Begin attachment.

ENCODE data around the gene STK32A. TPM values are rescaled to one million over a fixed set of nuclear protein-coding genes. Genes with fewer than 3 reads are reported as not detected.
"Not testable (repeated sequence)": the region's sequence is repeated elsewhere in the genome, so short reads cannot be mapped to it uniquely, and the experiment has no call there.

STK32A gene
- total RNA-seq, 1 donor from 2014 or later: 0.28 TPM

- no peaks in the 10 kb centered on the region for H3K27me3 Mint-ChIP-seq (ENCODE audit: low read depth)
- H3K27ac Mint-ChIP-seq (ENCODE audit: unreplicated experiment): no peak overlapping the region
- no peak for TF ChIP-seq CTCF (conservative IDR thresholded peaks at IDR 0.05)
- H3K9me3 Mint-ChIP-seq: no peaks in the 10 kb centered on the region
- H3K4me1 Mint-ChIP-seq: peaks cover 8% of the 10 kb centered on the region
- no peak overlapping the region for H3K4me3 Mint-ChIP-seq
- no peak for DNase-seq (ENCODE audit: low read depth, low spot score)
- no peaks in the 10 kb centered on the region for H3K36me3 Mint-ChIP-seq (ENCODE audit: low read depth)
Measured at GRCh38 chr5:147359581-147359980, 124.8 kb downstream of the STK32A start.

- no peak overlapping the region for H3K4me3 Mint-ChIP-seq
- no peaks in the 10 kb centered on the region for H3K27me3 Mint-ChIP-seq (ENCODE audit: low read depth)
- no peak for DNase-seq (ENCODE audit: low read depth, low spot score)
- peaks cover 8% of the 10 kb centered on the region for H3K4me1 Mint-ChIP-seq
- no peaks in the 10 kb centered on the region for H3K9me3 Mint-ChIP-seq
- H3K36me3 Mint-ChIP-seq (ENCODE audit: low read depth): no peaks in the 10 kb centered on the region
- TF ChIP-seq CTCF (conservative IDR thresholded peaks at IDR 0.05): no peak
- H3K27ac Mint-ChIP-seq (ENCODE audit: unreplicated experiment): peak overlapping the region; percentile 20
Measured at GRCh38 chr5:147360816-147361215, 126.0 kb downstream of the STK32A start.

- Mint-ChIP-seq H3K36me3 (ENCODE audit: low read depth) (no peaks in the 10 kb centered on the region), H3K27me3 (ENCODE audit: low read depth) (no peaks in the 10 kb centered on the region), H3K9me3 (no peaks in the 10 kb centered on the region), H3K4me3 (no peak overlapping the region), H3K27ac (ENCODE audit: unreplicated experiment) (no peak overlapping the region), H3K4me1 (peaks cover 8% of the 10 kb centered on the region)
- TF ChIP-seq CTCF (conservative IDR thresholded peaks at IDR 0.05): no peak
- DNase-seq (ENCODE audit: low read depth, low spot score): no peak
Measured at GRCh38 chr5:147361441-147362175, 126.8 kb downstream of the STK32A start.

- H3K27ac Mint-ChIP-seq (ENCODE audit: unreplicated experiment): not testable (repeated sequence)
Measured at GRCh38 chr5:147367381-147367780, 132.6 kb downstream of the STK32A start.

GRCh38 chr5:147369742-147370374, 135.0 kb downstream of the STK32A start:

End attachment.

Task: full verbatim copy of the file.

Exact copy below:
ENCODE data around the gene STK32A. TPM values are rescaled to one million over a fixed set of nuclear protein-coding genes. Genes with fewer than 3 reads are reported as not detected.
"Not testable (repeated sequence)": the region's sequence is repeated elsewhere in the genome, so short reads cannot be mapped to it uniquely, and the experiment has no call there.

STK32A gene
- total RNA-seq, 1 donor from 2014 or later: 0.28 TPM

- no peaks in the 10 kb centered on the region for H3K27me3 Mint-ChIP-seq (ENCODE audit: low read depth)
- H3K27ac Mint-ChIP-seq (ENCODE audit: unreplicated experiment): no peak overlapping the region
- no peak for TF ChIP-seq CTCF (conservative IDR thresholded peaks at IDR 0.05)
- H3K9me3 Mint-ChIP-seq: no peaks in the 10 kb centered on the region
- H3K4me1 Mint-ChIP-seq: peaks cover 8% of the 10 kb centered on the region
- no peak overlapping the region for H3K4me3 Mint-ChIP-seq
- no peak for DNase-seq (ENCODE audit: low read depth, low spot score)
- no peaks in the 10 kb centered on the region for H3K36me3 Mint-ChIP-seq (ENCODE audit: low read depth)
Measured at GRCh38 chr5:147359581-147359980, 124.8 kb downstream of the STK32A start.

- no peak overlapping the region for H3K4me3 Mint-ChIP-seq
- no peaks in the 10 kb centered on the region for H3K27me3 Mint-ChIP-seq (ENCODE audit: low read depth)
- no peak for DNase-seq (ENCODE audit: low read depth, low spot score)
- peaks cover 8% of the 10 kb centered on the region for H3K4me1 Mint-ChIP-seq
- no peaks in the 10 kb centered on the region for H3K9me3 Mint-ChIP-seq
- H3K36me3 Mint-ChIP-seq (ENCODE audit: low read depth): no peaks in the 10 kb centered on the region
- TF ChIP-seq CTCF (conservative IDR thresholded peaks at IDR 0.05): no peak
- H3K27ac Mint-ChIP-seq (ENCODE audit: unreplicated experiment): peak overlapping the region; percentile 20
Measured at GRCh38 chr5:147360816-147361215, 126.0 kb downstream of the STK32A start.

- Mint-ChIP-seq H3K36me3 (ENCODE audit: low read depth) (no peaks in the 10 kb centered on the region), H3K27me3 (ENCODE audit: low read depth) (no peaks in the 10 kb centered on the region), H3K9me3 (no peaks in the 10 kb centered on the region), H3K4me3 (no peak overlapping the region), H3K27ac (ENCODE audit: unreplicated experiment) (no peak overlapping the region), H3K4me1 (peaks cover 8% of the 10 kb centered on the region)
- TF ChIP-seq CTCF (conservative IDR thresholded peaks at IDR 0.05): no peak
- DNase-seq (ENCODE audit: low read depth, low spot score): no peak
Measured at GRCh38 chr5:147361441-147362175, 126.8 kb downstream of the STK32A start.

- H3K27ac Mint-ChIP-seq (ENCODE audit: unreplicated experiment): not testable (repeated sequence)
Measured at GRCh38 chr5:147367381-147367780, 132.6 kb downstream of the STK32A start.

GRCh38 chr5:147369742-147370374, 135.0 kb downstream of the STK32A start: